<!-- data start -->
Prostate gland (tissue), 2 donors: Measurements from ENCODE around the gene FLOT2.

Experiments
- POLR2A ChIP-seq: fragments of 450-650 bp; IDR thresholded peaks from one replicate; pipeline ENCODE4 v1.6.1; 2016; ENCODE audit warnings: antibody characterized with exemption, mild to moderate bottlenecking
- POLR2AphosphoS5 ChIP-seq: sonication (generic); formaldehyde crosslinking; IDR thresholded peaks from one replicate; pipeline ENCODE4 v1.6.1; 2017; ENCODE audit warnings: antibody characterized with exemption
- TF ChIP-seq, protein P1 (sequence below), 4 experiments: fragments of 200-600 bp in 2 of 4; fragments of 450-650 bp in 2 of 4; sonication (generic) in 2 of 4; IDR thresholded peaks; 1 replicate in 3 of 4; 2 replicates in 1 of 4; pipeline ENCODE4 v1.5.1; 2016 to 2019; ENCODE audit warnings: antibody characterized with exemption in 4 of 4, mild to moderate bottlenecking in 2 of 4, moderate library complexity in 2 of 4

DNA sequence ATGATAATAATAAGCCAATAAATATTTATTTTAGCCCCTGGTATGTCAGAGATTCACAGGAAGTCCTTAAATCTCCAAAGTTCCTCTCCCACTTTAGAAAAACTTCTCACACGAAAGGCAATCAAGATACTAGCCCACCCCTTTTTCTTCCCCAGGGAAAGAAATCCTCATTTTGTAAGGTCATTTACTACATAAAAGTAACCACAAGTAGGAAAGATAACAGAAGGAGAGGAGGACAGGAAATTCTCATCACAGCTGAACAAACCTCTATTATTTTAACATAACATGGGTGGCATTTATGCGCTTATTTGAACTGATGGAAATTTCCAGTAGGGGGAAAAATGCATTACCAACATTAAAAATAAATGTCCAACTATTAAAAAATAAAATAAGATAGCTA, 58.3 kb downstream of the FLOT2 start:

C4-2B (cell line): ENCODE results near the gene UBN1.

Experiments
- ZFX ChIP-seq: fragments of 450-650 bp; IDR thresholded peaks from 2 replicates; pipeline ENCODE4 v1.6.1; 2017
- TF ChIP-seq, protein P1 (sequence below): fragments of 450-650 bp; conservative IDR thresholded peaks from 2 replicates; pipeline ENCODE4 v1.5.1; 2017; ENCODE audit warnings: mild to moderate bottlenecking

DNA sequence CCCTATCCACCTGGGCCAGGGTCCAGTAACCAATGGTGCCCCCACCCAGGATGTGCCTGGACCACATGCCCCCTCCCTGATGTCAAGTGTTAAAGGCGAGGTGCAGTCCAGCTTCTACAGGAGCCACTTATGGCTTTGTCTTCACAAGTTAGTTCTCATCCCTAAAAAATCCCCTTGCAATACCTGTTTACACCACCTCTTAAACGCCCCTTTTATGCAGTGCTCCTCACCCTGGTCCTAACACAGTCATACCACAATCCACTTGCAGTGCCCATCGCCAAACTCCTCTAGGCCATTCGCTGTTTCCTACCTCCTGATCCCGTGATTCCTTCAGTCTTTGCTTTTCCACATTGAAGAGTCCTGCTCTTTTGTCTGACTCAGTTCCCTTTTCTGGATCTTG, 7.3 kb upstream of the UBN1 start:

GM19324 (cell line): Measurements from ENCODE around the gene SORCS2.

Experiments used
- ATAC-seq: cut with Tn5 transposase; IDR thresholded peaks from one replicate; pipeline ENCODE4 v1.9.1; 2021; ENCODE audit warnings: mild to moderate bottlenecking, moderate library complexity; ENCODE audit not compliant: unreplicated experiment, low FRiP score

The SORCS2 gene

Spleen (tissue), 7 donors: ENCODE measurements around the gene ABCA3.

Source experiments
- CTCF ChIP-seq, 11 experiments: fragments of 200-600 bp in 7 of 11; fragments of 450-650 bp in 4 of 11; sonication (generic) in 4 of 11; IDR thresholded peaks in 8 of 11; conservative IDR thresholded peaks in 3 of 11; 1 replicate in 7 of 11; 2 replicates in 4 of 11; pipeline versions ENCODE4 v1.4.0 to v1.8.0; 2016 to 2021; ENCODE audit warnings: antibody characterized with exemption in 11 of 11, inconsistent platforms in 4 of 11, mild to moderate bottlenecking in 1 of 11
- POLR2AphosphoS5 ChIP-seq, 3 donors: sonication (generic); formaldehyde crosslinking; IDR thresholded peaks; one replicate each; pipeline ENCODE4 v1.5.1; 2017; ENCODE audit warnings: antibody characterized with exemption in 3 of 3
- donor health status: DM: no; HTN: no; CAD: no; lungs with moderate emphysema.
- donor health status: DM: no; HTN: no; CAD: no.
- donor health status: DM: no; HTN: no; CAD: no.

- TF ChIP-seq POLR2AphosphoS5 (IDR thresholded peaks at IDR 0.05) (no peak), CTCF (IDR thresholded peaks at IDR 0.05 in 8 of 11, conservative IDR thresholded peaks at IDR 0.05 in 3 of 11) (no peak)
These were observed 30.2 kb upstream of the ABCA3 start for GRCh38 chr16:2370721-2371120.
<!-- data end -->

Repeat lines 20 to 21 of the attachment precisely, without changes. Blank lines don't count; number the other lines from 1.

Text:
- donor health status: DM: no; HTN: no; CAD: no; lungs with moderate emphysema.
- donor health status: DM: no; HTN: no; CAD: no.